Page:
lacquer

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lacquer,

solution of film-forming materials, natural or synthetic, usually applied as an ornamental or protective coating. Quick-drying synthetic lacquers are used to coat automobiles, furniture, textiles, paper, and metalware. The lacquer formula may be varied to impart durability, hardness, gloss, or imperviousness to water. Nitrocellulose (pyroxylin) lacquers are the most widely employed. Slower-drying natural lacquers contain oleoresins obtained from the juice of trees, especially of Rhus vernicifera, a sumac of SE Asia. Lacquer work was one of the earliest industrial arts of Asia. It was highly developed in India; the Chinese inlaid lacquer work with ivory, jade, coral, or abalone and were unrivaled in making articles carved from it. The art spread to Korea, then to Japan, where it took new forms, notably gold lacquer work. Fine Asian ware may have more than 40 coats, each being dried and smoothed with a whetstone before application of the next. The ware may be decorated in color, gold, or silver and enhanced by modeled reliefs, engraving, or carving. Buddhist monasteries encouraged the art and now preserve some of the oldest pieces extant; in the temple of Horyu-ji, near Nara, Japan, is a Chinese-made sword scabbard of the 8th cent. Notable lacquer artists include Ogata KorinOgata Korin
, 1658–1716, Japanese decorator and painter. He is renowned for his lacquer work and paintings on screens, decorated with bold designs and striking color contrasts, and his masterful compositional use of empty space.
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 (17th cent.) and Shibata Yeshin (19th cent.). In the 17th cent., Western European imitations were popularized as japanningjapanning
, method of varnishing a surface, such as wood, metal, or glass, to obtain a durable, lustrous finish. The term is derived from a process popular in England, France, the Netherlands, and Spain in the 17th cent.
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 and carried to great perfection in France in the vernis Martin developed by the Martin brothers under Louis XV. Commercial production of lacquer work in the 19th cent. resulted in a decline in quality.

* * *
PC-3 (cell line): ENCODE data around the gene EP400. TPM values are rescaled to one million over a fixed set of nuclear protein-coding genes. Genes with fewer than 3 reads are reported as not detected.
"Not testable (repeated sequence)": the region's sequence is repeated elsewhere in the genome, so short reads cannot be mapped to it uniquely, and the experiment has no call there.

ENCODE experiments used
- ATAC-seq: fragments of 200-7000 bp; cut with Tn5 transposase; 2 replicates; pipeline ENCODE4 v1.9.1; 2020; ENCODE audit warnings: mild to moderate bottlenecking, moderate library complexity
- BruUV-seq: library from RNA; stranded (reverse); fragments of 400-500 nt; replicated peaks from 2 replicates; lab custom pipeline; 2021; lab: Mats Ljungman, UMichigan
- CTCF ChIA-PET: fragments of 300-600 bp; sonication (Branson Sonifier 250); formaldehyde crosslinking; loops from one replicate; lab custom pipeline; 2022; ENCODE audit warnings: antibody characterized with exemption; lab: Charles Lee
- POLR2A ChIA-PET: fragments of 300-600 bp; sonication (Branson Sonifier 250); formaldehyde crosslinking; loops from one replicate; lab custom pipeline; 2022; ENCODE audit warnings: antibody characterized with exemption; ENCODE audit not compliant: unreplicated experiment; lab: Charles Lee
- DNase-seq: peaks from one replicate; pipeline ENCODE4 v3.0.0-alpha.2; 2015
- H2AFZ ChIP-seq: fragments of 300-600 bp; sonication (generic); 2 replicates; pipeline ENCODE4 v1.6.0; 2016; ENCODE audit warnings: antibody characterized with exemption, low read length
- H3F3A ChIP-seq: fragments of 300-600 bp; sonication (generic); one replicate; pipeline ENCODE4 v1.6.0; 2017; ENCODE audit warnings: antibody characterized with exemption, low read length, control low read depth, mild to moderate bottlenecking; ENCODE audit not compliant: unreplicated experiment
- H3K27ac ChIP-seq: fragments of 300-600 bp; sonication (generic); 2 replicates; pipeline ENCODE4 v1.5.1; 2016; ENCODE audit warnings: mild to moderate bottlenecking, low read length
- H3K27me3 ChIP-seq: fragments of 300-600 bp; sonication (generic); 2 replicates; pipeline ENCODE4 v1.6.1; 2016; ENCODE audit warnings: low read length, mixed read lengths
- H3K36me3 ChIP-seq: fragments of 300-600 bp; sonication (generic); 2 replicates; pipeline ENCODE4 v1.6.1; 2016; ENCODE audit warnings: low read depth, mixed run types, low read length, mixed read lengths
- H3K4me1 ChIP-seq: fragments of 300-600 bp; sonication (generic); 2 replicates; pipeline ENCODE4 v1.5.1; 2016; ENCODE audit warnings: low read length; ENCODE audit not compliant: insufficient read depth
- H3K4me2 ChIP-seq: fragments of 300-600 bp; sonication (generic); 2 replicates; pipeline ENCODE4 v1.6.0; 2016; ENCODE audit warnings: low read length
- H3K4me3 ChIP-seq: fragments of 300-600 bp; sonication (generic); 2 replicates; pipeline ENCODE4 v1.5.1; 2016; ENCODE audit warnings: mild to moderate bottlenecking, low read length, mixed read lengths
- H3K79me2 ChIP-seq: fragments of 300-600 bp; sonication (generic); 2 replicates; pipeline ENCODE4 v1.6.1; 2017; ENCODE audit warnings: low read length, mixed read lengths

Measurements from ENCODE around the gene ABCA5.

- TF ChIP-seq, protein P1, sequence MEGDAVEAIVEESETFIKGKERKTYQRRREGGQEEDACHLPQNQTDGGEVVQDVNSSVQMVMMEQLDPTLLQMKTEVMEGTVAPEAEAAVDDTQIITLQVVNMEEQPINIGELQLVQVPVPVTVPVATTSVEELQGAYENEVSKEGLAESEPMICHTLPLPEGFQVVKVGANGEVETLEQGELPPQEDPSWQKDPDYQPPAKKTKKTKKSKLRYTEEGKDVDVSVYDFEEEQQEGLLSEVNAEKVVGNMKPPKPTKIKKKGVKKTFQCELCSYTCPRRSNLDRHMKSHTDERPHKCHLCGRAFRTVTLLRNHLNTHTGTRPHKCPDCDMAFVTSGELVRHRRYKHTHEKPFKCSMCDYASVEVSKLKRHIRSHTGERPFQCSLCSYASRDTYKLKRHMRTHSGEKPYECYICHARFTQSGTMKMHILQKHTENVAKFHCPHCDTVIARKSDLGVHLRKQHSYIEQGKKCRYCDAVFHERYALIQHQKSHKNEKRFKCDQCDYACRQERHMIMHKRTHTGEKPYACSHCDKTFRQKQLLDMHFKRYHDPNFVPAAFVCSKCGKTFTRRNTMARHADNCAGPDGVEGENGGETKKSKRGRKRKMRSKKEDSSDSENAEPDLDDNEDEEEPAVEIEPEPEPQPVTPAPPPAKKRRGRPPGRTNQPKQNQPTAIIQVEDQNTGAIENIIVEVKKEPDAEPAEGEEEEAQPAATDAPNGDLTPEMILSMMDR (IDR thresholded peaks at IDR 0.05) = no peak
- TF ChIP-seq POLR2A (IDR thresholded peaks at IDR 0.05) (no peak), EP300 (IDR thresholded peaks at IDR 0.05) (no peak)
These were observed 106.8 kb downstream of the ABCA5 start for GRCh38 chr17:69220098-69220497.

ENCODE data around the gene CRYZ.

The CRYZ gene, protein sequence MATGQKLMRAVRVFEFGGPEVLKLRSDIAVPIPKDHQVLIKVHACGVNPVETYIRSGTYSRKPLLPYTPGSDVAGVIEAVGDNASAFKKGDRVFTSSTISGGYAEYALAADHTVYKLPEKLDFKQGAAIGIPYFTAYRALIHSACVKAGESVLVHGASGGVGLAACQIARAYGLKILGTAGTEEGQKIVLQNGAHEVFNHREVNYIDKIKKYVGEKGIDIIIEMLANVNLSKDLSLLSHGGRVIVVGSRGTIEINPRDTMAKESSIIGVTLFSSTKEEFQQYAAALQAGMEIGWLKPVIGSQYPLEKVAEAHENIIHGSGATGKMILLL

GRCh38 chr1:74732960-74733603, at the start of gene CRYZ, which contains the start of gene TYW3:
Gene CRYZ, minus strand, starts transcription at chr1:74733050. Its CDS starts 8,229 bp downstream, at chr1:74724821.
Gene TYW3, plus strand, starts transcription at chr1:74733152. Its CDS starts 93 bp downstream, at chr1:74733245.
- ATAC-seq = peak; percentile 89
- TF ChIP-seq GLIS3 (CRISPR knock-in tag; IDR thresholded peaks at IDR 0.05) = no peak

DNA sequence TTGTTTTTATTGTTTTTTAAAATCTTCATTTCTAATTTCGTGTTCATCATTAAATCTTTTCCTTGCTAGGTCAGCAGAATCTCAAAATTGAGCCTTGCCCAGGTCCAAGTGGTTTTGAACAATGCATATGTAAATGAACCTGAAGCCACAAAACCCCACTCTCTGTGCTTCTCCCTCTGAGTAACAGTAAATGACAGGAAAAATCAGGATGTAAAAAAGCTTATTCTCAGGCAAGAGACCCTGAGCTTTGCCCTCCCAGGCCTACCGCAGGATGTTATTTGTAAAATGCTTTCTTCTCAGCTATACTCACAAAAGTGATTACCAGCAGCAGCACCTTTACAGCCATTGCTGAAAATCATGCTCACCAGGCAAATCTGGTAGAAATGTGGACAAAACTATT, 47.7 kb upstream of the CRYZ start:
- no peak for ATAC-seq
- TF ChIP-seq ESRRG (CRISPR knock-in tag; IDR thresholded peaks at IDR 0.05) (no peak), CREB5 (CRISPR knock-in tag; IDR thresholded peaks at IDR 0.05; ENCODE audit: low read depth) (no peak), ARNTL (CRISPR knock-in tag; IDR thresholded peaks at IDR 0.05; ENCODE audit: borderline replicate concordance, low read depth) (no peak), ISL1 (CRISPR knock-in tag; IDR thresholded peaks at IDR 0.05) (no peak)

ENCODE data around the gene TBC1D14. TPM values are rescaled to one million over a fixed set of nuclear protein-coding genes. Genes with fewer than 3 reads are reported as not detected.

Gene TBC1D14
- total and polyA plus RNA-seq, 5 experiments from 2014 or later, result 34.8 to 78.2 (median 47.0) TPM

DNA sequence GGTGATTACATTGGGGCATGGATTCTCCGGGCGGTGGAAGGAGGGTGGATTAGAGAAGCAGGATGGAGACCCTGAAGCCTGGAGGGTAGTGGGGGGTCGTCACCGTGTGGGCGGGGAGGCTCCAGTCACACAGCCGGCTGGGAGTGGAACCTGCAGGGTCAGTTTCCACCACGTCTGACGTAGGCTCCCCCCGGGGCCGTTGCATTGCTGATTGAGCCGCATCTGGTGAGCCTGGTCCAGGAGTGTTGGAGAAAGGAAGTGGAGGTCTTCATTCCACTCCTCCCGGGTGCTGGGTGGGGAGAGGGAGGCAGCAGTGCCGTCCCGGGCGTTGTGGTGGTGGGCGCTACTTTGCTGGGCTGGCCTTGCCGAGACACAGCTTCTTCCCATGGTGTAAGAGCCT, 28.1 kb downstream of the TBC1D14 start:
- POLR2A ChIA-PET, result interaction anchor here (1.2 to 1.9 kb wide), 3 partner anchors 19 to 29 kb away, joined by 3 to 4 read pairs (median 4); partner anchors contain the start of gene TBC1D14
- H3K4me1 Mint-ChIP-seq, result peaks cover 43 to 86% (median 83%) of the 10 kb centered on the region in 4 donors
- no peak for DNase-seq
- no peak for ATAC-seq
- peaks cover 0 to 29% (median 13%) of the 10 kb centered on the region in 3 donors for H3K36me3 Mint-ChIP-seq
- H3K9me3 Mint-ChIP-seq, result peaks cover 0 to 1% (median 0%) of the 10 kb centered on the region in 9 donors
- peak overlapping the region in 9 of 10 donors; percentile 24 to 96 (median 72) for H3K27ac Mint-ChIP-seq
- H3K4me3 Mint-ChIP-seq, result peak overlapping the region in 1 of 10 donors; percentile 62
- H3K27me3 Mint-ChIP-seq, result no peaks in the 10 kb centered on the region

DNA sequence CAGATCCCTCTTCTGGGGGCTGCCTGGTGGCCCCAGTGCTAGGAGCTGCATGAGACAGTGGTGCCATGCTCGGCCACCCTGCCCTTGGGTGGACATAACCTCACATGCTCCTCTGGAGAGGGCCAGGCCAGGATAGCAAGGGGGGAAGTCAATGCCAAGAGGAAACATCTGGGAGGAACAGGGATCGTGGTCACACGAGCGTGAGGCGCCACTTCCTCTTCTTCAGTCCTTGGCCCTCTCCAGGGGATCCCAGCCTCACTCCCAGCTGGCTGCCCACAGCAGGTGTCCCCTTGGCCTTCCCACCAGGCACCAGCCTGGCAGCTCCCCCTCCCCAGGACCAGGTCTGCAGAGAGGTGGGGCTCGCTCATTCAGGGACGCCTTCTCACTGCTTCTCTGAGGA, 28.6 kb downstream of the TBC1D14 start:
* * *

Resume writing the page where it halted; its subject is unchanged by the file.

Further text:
Bibliography

See Lacquer: An International History and Illustrated Survey (1984).

lacquer

[′lak·ər]
(materials)
A material which contains a substantial quantity of a cellulose derivative, most commonly nitrocellulose but sometimes a cellulose ester, such as cellulose acetate or cellulose butyrate, or a cellulose ether such as ethyl cellulose; used to give a glossy finish, especially on brass and other bright metals.

Chinese lacquer, Japanese lacquer, lacquer

A hard-wearing varnish drawn from natural sources, as from the Japanese varnish tree.

lacquer

Any glossy enamel which dries quickly by evaporation of the volatile solvents and diluents. Also see Chinese lacquer.

lacquer

1. a hard glossy coating made by dissolving cellulose derivatives or natural resins in a volatile solvent
2. a black resinous substance, obtained from certain trees, used to give a hard glossy finish to wooden furniture
3. lacquer tree an E Asian anacardiaceous tree, Rhus verniciflua, whose stem yields a toxic exudation from which black lacquer is obtained
4. Art decorative objects coated with such lacquer, often inlaid
References in periodicals archive ?
After spraying again with hair lacquer, they can be used or stored in a cardboard box lined with tissue paper, this placed where it will be dry and cool - but never in plastic bags or containers.
How can they justify charging her pounds 30 for spending pounds 3 on a can of hair lacquer and going overdrawn by as little as three pence?
Tragically, she died when her hair lacquer caught fire during a freak electrical storm.
A BARELY visible haze of hair lacquer and spray will hover around the gilt edges and ornate trimmings of Cardiff's City Hall this weekend as the heat from a hundred hairdryers evaporates the beads of sweat, borne of intense concentration and frustration, on a hundred foreheads.
In their leopard skin tops, denim jackets, flares, platform soles and with enough hair lacquer to close the hole in the ozone lay er, they looked like the Midlands chapter of the Spice Girls fan club.
I hear John Prescott's MPV has a pool table and dartboard which fold away at the sniff of Tony's hair lacquer.
Out comes the suit, on goes the hair lacquer, and a day of channel hopping awaits as the rest of us are treated like in-bred buffoons in need of this 'expertise'.
He was forced off her when hair lacquer was sprayed into his face.
Spray each spiral generously with a strong-hold hair lacquer.
After creating the infrastructure, wrap the hairpieces around and blow dry the top layer flat using lots of hair lacquer for a smooth finish.